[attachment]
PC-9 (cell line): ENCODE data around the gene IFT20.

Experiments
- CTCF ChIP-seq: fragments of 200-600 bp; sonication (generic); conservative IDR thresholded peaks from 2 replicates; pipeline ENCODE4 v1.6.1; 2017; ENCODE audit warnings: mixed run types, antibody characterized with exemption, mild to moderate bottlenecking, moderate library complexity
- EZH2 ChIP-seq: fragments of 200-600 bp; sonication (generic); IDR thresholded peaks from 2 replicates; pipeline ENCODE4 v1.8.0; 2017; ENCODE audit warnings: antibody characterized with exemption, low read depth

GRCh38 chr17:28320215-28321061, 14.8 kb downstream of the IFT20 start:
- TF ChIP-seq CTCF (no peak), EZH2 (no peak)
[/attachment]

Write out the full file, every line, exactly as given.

PC-9 (cell line): ENCODE data around the gene IFT20.

Experiments
- CTCF ChIP-seq: fragments of 200-600 bp; sonication (generic); conservative IDR thresholded peaks from 2 replicates; pipeline ENCODE4 v1.6.1; 2017; ENCODE audit warnings: mixed run types, antibody characterized with exemption, mild to moderate bottlenecking, moderate library complexity
- EZH2 ChIP-seq: fragments of 200-600 bp; sonication (generic); IDR thresholded peaks from 2 replicates; pipeline ENCODE4 v1.8.0; 2017; ENCODE audit warnings: antibody characterized with exemption, low read depth

GRCh38 chr17:28320215-28321061, 14.8 kb downstream of the IFT20 start:
- TF ChIP-seq CTCF (no peak), EZH2 (no peak)